THE following is a partial copy of a circular recently sent out by a druggist of this city. He will probably be very grateful for having it noticed in THE HOMOEOPATHIC PHYSICIAN, for should this happen to fall into the hands of some of the hybrid school, they will see at once where they can procure their medicines without patronizing a house that persists in styling itself homoeopathic. Thus, the circuler reads:
“The demand for diluted potent medicines, and the impossibility of making them satisfactorily upon extemporaneous prescriptions has induced the subscriber to offer the medical faculty a class of powders, diluted with pure sugar of milk, so that ten grains will contain one grain of the medicine; thus affording physicians an opportunity to obtain with accuracy, a minute quantity of the extract or alkaloid desired; finely divided by thorough trituration.”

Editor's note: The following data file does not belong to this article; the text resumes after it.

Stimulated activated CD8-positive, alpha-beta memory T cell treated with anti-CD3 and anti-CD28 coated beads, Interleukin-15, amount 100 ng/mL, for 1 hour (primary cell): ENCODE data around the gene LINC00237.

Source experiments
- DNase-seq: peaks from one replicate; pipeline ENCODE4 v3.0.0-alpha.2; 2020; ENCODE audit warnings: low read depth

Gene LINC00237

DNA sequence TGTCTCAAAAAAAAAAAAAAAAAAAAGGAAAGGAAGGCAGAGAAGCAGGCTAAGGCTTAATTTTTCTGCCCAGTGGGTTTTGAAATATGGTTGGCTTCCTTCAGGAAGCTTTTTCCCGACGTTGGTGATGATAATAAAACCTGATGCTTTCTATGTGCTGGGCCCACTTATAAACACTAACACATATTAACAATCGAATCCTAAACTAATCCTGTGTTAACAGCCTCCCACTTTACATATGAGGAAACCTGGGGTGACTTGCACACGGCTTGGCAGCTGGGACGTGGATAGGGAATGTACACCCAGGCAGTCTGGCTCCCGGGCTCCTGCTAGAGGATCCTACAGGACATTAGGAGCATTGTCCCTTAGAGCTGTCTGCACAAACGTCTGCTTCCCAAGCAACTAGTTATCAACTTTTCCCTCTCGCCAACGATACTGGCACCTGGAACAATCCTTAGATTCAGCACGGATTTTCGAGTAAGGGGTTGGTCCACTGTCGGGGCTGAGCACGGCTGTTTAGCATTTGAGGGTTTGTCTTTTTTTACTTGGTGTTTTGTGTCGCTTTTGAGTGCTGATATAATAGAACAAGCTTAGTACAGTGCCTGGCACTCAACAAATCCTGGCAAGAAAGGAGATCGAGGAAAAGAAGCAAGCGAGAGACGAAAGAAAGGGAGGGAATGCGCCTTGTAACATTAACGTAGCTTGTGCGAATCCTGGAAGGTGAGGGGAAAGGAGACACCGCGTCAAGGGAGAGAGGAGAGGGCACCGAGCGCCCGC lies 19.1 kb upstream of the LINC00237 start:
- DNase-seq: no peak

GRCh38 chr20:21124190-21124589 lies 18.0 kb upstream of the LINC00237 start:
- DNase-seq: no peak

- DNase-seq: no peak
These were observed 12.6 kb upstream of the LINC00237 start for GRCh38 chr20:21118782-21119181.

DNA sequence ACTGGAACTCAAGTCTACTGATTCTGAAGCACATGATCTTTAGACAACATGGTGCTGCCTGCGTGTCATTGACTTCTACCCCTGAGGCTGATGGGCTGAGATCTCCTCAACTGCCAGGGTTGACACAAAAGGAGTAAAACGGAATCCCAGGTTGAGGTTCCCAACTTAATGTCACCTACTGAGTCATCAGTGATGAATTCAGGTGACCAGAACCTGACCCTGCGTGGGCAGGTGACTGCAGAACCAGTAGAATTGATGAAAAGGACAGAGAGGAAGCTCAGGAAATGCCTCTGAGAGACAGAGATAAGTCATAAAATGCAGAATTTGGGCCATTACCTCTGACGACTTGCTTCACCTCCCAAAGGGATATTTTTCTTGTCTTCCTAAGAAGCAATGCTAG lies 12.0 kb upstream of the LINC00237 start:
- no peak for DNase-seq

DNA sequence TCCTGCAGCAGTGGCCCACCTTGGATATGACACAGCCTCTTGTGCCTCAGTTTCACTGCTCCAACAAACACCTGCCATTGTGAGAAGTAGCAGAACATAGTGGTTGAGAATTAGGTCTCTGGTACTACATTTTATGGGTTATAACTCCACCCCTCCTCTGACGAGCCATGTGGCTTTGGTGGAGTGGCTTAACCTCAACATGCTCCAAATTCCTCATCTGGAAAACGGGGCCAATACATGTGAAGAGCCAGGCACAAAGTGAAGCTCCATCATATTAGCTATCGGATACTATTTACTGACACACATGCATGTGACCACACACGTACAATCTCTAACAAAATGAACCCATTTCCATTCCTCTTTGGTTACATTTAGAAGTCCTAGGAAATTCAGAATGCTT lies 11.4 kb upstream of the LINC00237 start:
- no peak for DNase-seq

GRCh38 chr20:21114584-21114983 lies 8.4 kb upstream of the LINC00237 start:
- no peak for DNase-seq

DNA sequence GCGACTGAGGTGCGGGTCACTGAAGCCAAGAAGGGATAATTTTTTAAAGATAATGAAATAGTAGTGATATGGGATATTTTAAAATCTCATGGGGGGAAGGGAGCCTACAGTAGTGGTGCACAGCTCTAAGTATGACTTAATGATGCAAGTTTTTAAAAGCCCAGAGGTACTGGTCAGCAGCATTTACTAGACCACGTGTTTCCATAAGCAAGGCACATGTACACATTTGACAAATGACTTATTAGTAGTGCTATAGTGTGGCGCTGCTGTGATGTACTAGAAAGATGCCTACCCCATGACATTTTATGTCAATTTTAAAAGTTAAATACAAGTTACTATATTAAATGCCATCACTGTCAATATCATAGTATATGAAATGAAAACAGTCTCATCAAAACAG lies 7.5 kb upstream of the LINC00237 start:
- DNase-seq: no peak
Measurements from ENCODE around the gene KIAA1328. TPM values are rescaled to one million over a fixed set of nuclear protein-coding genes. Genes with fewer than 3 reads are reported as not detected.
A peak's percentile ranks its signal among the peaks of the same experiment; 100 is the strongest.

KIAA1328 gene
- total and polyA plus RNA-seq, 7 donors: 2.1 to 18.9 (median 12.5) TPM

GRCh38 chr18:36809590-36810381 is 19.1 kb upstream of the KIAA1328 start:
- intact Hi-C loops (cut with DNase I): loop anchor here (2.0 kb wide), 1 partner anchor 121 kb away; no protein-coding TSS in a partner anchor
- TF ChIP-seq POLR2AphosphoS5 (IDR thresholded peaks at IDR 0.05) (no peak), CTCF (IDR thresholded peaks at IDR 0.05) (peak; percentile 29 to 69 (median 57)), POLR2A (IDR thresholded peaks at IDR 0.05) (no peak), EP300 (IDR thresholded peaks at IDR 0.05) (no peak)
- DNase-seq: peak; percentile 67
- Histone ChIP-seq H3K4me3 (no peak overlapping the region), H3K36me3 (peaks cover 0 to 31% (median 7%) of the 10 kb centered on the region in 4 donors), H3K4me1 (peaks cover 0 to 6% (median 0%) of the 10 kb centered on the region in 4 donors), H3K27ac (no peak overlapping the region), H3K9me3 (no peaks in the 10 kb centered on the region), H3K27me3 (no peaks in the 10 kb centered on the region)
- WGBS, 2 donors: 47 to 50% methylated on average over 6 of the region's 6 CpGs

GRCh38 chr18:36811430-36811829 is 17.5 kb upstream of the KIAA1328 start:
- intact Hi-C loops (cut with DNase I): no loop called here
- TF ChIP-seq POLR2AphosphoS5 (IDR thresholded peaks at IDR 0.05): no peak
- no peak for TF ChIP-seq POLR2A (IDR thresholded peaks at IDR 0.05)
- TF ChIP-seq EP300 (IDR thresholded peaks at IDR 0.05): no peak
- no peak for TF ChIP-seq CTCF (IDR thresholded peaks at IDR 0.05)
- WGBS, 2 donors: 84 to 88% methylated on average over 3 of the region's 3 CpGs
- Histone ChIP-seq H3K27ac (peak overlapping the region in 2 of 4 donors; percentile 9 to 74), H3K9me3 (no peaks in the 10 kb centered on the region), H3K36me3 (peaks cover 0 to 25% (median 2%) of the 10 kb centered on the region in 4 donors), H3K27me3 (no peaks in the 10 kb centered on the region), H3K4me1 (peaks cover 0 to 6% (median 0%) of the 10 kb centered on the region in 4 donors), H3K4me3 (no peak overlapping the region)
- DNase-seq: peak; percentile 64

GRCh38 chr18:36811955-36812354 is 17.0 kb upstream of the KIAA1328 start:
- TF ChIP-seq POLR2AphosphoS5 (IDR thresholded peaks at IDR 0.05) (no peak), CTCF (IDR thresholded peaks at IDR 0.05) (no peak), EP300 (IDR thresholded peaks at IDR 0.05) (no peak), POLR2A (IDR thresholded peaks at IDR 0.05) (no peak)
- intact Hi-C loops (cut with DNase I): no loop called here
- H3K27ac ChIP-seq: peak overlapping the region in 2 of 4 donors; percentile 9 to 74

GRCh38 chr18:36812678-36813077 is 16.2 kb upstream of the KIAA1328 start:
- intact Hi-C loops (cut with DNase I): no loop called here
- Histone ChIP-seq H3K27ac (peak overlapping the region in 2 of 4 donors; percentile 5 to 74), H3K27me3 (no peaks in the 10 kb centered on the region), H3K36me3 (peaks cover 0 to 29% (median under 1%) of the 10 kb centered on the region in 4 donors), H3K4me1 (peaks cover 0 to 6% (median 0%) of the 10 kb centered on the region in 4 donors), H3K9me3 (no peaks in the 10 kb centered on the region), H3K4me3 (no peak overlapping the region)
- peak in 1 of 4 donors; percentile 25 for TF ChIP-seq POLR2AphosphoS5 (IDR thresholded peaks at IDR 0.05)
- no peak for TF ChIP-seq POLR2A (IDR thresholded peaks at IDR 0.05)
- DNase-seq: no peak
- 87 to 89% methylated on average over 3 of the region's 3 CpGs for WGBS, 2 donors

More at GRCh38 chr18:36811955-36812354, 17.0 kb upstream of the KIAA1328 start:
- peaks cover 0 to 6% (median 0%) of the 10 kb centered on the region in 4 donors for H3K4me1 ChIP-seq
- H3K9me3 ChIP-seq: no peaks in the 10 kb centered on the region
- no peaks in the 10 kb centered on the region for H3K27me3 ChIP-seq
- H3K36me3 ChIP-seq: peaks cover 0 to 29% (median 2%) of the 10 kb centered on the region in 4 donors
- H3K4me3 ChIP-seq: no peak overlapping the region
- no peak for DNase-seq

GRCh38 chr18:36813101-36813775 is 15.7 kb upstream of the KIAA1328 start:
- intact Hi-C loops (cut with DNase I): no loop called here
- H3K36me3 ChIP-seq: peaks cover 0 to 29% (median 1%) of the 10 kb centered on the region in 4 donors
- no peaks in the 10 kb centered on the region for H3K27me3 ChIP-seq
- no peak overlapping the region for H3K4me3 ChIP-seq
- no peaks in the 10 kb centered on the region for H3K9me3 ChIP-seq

Now here is an “eternal fitness of things.” But shades of Galen! only think, one-half grain of quinine or cinchonidia at a dose! Why it would not be a smell for an eclectic homoeopath on the Wabash! One of that class would give from fifteen to twenty-four grains of crude quinine at a dose without a shake! See Medical Investigator for 1879, page 243, also Medical Advance, 1878, page 248. Now this is equal to one hundred and fifty to two hundred and forty grains, or from one-forth to one-half ounce of this druggist’s trituration at a dose! If he can only succeed in getting the trade of these men, and I hope he will, as I like to encourage home enterprise, they will clean out his whole establishment in a short time. But I fear his preparations will not suit their heroic tastes. They might urge as an objection the inconvenience of feeding to their patients two hundred and forty grains of this powder every two or three hours, or the patients themselves might not take to it kindly. Yet Dr. Smythe, in his work on ‘‘Medical Heresies,” has shown they do not hesitate to give ten times more medicine than the boldest allopath would dare do; hence, taking the doses recommended by this druggist as the standard, there is no trouble at all in doing this. Witness the following: “fifteen to thirty grains of chloral and bleeding for puerperal convulsions.1’ (Med. Invest, Nov. 15th, 1880). Aconite 2d; Hamamelis 2d: also a tonic; two haematic blood pills during the twenty-four hours; a clister of one ounce of Petrocerate: fifteen drops of Hydrastin; ten drops of Hamamelis, and ten drops of Bell. thoroughly mixed and warmed. (Med. Invest, Sept. 15th, p. 256). Gelsem., fluid extract, five grains, alternately with Aconite, three grains every ten minutes, and Chloroform by inhalation. Next day Verat. vir., ten grains in two ounces of water, alternately with fifteen grains Nux vom. in two ounces of water, a teaspoonful every two hours, slippery elm poultice over the lungs, Chloroform as often as required (!), mustard poultice to the wrists and feet, extract of Bell, to the spine. Morphia full dose, Chloroform to be repeated if necessary (!). Next day not so well; Acon, 1st, Morphine, Chloroform, Asafoetida and Valerian, each one drachm. Bell., to the spine, mustard to the feet and wrists. Lobelia and Ipecac. each two drachms every fifteen minutes, Chloral Hydrate fifteen grains.